The Childhood Cancer Survivor Study (CCSS), a multi-institutional, multi-disciplinary collaborative research resource, was established to systematically evaluate long-term outcomes among childhood cancer patients who survived five or more years from diagnosis. The CCSS, which includes banked biospecimens, detailed information on cancer diagnosis, treatment-related exposures, and outcomes, is the largest comprehensive resource available to facilitate the long-term study of pediatric cancer survivors. Recruitment of the initial cohort, consisting of survivors of specific cancers diagnosed prior to 21 years of age between 1970 and 1986 and a cohort of siblings of survivors, began in 1994, In 2008, expansion of the cohort with five-year survivors diagnosed between 1987 and 1999 was initiated. When expansion is complete, the combined cohort will include more than 37,750 eligible survivors with detailed treatment exposure information available for investigation of late mortality. Among the eligible cohort, an estimated 26,000 to 27,000 active survivor participants will contribute detailed health-related and quality of life outcomes. Extensive use of the CCSS resource by the research community has resulted in: 160 published and in press manuscripts;143 abstracts/presentations;29 investigator-initiated grants (totaling approximately $24.7 million);formal training of 31 students/new investigators;17 molecular genetics investigations;the conduct of 4 randomized intervention trials;increased knowledge to inform exposure-based clinical follow-up guidelines;and, a highly successful model for multiple international initiativs of pediatric cancer survivorship research. During the next five years, activities will focus on maintaining, enhancing, and maximizing use of this singular resource. The overarching goal of the CCSS resource is to increase the conduct of innovative and high impact research related to pediatric cancer survivorship.
Survival rates for many ofthe childhood and adolescent cancers have improved at a remarkable pace over the past four decades. The CCSS cohort has been the source of some of the most significant publications to date addressing long-term mortality, morbidity, and quality of life of childhood cancer survivors. Understanding the risk for late effects Of therapy provides the basis for health screening recommendations.
|Gibson, Todd M; Mostoufi-Moab, Sogol; Stratton, Kayla L et al. (2018) Temporal patterns in the risk of chronic health conditions in survivors of childhood cancer diagnosed 1970-99: a report from the Childhood Cancer Survivor Study cohort. Lancet Oncol 19:1590-1601|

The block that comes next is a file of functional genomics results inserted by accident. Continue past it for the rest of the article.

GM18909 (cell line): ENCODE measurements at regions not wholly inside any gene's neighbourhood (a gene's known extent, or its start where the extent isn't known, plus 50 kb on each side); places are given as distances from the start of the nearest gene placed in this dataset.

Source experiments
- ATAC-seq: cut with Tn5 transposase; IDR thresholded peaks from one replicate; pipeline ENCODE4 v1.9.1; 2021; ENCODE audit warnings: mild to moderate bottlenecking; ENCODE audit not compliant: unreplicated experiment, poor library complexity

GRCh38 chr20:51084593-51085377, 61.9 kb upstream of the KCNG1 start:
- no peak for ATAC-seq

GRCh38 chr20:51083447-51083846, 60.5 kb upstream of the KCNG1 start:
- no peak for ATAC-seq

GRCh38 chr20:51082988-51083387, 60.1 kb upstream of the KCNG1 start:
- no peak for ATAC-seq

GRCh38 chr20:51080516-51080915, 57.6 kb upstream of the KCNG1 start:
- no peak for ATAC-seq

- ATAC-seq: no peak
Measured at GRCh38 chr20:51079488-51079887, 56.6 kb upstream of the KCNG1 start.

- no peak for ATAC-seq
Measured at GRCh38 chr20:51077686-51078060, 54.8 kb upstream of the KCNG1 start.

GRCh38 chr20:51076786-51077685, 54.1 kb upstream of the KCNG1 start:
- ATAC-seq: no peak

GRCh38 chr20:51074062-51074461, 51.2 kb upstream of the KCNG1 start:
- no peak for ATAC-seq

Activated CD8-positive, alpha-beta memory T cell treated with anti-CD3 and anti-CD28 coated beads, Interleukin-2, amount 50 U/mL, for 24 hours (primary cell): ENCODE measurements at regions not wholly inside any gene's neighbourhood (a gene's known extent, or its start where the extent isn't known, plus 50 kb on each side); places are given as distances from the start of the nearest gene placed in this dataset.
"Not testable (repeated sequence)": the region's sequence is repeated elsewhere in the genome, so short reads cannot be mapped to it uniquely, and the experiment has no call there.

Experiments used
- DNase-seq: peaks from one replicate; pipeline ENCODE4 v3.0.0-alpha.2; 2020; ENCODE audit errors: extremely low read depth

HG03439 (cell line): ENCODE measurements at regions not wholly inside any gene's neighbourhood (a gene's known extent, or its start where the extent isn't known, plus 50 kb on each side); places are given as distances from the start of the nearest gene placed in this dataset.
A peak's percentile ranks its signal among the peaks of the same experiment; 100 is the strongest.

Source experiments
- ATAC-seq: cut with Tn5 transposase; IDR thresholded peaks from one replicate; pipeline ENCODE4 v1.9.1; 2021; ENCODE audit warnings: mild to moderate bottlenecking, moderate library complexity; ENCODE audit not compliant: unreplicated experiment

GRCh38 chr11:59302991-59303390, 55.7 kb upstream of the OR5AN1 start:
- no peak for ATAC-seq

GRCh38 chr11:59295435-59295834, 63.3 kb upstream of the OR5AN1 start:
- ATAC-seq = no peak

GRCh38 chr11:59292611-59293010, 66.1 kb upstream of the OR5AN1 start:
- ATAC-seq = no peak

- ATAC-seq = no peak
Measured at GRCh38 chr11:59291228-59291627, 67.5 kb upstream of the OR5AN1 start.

|Krull, Kevin R; Hardy, Kristina K; Kahalley, Lisa S et al. (2018) Neurocognitive Outcomes and Interventions in Long-Term Survivors of Childhood Cancer. J Clin Oncol 36:2181-2189|
|Weinstein, Aurélie G; Henrich, Christopher C; Armstrong, Gregory T et al. (2018) Roles of positive psychological outcomes in future health perception and mental health problems: A report from the Childhood Cancer Survivor Study. Psychooncology 27:2754-2760|
|Machiela, Mitchell J; Grünewald, Thomas G P; Surdez, Didier et al. (2018) Genome-wide association study identifies multiple new loci associated with Ewing sarcoma susceptibility. Nat Commun 9:3184|
|Gilleland Marchak, Jordan; Seidel, Kristy D; Mertens, Ann C et al. (2018) Perceptions of risk of infertility among male survivors of childhood cancer: A report from the Childhood Cancer Survivor Study. Cancer 124:2447-2455|
|Perez, Giselle K; Kirchhoff, Anne C; Recklitis, Christopher et al. (2018) Mental health insurance access and utilization among childhood cancer survivors: a report from the childhood cancer survivor study. J Cancer Surviv 12:528-536|
|Levine, Jennifer M; Whitton, John A; Ginsberg, Jill P et al. (2018) Nonsurgical premature menopause and reproductive implications in survivors of childhood cancer: A report from the Childhood Cancer Survivor Study. Cancer 124:1044-1052|
|Claridy, Mechelle D; Hudson, Melissa M; Caplan, Lee et al. (2018) Patterns of Internet-based health information seeking in adult survivors of childhood cancer. Pediatr Blood Cancer 65:e26954|
|Goldsby, Robert E; Stratton, Kayla L; Raber, Shannon et al. (2018) Long-term sequelae in survivors of childhood leukemia with Down syndrome: A childhood cancer survivor study report. Cancer 124:617-625|
|Devine, Katie A; Mertens, Ann C; Whitton, John A et al. (2018) Factors associated with physical activity among adolescent and young adult survivors of early childhood cancer: A report from the childhood cancer survivor study (CCSS). Psychooncology 27:613-619|
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